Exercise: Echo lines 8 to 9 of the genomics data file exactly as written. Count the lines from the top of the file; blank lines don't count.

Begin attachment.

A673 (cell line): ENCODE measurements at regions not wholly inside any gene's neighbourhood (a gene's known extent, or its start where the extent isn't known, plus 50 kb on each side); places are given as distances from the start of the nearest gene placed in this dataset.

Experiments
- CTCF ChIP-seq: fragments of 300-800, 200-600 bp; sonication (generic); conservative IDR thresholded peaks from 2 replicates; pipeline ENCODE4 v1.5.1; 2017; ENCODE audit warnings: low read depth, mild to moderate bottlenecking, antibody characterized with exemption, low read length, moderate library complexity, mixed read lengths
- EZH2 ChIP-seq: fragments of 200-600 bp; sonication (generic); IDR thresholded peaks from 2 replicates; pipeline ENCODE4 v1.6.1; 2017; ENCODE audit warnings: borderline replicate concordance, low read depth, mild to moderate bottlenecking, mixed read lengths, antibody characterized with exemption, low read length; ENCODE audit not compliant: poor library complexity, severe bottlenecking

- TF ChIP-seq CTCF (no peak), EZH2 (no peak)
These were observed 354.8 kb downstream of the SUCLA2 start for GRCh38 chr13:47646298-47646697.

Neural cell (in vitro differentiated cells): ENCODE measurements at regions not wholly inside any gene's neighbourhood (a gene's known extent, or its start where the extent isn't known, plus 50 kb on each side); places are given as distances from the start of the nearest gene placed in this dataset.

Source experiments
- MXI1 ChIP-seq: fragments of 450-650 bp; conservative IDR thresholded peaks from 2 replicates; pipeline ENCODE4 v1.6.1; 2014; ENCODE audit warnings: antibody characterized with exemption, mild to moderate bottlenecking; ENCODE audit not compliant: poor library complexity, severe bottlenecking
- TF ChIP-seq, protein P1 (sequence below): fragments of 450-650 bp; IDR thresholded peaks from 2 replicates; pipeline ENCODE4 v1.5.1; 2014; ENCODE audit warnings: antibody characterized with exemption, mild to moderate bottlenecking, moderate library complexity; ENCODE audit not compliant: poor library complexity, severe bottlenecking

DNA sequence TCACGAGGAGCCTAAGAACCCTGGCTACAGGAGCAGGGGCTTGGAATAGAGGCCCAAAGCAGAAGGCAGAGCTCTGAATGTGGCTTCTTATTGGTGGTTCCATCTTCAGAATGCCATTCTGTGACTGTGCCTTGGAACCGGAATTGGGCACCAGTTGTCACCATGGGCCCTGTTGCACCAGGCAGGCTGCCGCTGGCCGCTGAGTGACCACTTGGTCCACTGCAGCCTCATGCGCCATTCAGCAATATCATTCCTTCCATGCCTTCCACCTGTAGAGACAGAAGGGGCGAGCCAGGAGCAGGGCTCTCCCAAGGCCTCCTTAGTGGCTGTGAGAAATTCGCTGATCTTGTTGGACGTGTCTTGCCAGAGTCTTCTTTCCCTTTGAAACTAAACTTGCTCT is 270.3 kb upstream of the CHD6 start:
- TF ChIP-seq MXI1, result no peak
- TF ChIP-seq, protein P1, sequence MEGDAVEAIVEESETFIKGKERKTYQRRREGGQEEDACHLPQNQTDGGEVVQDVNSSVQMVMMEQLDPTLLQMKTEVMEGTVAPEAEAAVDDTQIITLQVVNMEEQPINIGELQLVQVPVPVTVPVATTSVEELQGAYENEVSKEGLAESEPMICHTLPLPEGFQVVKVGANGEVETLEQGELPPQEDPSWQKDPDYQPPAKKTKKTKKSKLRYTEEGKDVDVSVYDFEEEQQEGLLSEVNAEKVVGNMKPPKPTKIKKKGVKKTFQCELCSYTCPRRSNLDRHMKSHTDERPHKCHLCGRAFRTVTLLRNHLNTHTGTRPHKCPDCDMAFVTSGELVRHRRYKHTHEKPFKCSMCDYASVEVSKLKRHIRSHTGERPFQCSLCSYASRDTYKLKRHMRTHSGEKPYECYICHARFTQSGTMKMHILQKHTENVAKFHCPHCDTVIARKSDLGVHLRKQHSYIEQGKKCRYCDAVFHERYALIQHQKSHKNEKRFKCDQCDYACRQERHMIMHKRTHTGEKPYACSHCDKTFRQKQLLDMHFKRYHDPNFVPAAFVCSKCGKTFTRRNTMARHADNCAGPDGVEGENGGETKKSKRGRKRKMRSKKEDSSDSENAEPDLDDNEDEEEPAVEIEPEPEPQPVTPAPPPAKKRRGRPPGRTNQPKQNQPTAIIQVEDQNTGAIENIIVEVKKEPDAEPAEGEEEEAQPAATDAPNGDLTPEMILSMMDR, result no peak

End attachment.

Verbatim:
Source experiments
- MXI1 ChIP-seq: fragments of 450-650 bp; conservative IDR thresholded peaks from 2 replicates; pipeline ENCODE4 v1.6.1; 2014; ENCODE audit warnings: antibody characterized with exemption, mild to moderate bottlenecking; ENCODE audit not compliant: poor library complexity, severe bottlenecking